HTML and CSS has always been filled with frustration when it comes to being able to intuitively create layouts and designs. Web developers have long since sacrificed ease of implementation for accessibility and semantic purity. Basic layouts and simple aesthetics frequently require very non-trivial implementations. This is especially apparent to developers who have tasted the forbidden fruit of other platforms such as Flex, Android, et al.
Until the near future. Two CSS 3 features in particular are finally solving this in a major way, making web design palatable to the code minimalist in all of us.
Flexible Box Layouts
The CSS 3 spec has introduced a new module which is supported by all major non-IE browsers as well as the IE 10 preview. This module is the Flexible Box Layout.
Gone are the days of forcing a layout into a float-based implementation. No more negative margins, excessive floating, and clear fixes. This also eliminates the added complexity of having to take into account margins, padding, and border when creating layout styling.
Anyone coming from a Flex or Android background will immediately see the value of this. In Flex and Android, vertical and horizontal box layouts are the backbone of any application. For layouts which aren’t flow based, this is much more intuitive.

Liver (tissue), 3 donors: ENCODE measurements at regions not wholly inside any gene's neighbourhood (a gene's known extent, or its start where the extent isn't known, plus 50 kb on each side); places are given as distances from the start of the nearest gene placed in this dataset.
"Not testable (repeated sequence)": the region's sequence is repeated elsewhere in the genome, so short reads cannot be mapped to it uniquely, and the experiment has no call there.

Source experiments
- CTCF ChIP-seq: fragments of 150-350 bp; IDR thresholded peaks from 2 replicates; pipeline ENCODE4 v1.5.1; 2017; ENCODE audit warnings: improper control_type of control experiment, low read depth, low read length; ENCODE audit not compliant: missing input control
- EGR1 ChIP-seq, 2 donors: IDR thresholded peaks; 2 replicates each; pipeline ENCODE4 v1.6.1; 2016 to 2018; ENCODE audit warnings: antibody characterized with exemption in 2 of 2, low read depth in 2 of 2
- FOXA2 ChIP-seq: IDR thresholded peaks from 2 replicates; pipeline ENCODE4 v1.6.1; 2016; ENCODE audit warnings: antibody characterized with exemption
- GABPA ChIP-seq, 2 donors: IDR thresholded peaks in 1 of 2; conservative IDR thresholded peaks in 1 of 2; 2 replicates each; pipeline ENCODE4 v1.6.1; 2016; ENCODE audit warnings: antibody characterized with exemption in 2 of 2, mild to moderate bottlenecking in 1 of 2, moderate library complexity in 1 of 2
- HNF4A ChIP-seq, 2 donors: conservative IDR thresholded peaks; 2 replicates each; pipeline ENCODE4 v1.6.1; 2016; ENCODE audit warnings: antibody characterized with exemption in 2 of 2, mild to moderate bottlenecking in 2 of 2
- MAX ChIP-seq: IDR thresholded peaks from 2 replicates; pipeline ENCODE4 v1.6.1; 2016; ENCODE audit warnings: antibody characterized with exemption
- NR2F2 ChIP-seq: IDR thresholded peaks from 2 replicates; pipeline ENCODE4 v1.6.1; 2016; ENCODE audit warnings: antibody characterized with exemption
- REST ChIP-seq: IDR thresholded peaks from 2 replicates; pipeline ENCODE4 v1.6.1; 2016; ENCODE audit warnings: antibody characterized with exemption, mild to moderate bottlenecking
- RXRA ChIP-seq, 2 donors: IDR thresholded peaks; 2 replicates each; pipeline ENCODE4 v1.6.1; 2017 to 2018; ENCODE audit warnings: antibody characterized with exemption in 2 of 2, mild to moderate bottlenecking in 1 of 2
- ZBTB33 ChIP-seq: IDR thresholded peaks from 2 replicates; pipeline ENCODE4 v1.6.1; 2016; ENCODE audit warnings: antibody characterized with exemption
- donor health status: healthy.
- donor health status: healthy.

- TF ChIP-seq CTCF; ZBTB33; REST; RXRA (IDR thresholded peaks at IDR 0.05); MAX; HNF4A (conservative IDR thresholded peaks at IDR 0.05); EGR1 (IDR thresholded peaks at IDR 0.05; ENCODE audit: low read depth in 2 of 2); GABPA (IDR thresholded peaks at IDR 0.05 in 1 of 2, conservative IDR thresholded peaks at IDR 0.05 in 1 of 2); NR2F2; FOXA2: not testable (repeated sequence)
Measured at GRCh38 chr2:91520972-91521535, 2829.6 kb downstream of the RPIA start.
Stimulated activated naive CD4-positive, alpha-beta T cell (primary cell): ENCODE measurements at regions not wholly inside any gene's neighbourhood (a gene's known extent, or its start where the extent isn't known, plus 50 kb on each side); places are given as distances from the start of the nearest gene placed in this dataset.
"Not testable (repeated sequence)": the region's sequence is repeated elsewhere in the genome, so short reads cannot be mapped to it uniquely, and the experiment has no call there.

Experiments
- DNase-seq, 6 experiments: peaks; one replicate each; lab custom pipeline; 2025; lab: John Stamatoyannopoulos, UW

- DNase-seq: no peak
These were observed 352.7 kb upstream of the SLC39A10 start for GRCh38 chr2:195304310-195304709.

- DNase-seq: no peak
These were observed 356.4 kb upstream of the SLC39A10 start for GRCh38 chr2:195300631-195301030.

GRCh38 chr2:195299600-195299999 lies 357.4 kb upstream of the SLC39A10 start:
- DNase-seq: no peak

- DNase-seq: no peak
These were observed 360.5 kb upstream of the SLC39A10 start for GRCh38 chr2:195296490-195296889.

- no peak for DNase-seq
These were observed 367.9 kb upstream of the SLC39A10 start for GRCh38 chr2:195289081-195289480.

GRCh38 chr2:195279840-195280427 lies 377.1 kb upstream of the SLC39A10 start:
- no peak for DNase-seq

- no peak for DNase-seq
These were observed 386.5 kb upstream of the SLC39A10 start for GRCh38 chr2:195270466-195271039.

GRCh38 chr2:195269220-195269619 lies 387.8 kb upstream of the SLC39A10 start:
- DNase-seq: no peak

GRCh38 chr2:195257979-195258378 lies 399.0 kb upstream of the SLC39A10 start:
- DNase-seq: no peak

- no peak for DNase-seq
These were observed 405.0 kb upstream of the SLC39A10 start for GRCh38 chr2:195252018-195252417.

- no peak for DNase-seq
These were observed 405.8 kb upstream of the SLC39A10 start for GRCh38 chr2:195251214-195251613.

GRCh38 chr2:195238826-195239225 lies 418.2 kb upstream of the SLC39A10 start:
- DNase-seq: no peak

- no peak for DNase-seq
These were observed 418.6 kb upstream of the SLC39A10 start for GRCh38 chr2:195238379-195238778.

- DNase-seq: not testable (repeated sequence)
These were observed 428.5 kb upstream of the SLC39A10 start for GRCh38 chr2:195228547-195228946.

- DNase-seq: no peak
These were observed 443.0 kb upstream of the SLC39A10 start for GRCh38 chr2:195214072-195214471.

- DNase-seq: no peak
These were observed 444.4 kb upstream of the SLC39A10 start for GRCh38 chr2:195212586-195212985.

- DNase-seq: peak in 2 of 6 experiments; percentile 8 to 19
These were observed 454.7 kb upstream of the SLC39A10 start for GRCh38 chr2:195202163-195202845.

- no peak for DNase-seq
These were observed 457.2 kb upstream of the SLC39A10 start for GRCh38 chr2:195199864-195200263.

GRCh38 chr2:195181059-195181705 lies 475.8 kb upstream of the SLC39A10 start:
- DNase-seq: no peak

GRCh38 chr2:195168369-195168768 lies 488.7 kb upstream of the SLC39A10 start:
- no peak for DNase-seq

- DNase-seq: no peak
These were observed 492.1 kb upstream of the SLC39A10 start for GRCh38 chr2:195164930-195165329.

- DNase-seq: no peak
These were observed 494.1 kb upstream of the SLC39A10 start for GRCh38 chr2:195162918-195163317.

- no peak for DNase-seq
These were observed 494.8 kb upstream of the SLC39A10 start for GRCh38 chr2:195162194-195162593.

For example, consider the following layout:
With the associated markup (styling and browser-specific markup removed):
<div style="display:box;"> <div>Child One</div> <div style="box-flex: 1;">Child Two</div> <div>Child Three</div> <div>Child Four</div> </div>
I’m not going to go into detail as to what the code for this layout would look like today, but suffice it to say that any web developer should be intimately acquainted with such code.
There are other new layout modules as well (such as Grid Layout), but none that will play as big of a role in the micro-layout of small items on any website as the flexible box layout.
Nine Grid Backgrounds
Consider the following image:
Using the border-image style, the following background can be created:
With the associated markup:
<div style="border-width: 25px; border-image: url('/wp-content/uploads/2011/11/aqua_bg.png') 25 25 25 25 repeat; width: 500px; height: 100px;"></div>
This allows for beautiful raster based backgrounds to be easily applied to fluid width elements. The one caveat here is that additional calculations will be required to take into account the additional border widths (which will be eventually mitigated by the border-image-outset property). In fact, the grid background (only visible on higher resolution screens) on the current theme for this blog is styled using border-image.
Having developed on platforms where these two features are standard, I can say that having these available as tools for web design will enable a new class of beautiful designs. Although nothing here was previously unrealizable with a lot of complex markup and styling, this will go a long way towards HTML becoming a much richer language for user interface.
Having lived through the era of table-based layouts, the era of accessibility driven div hell, and now the onset of CSS 3, I envy the next generation of programmers who take these types of tools for granted.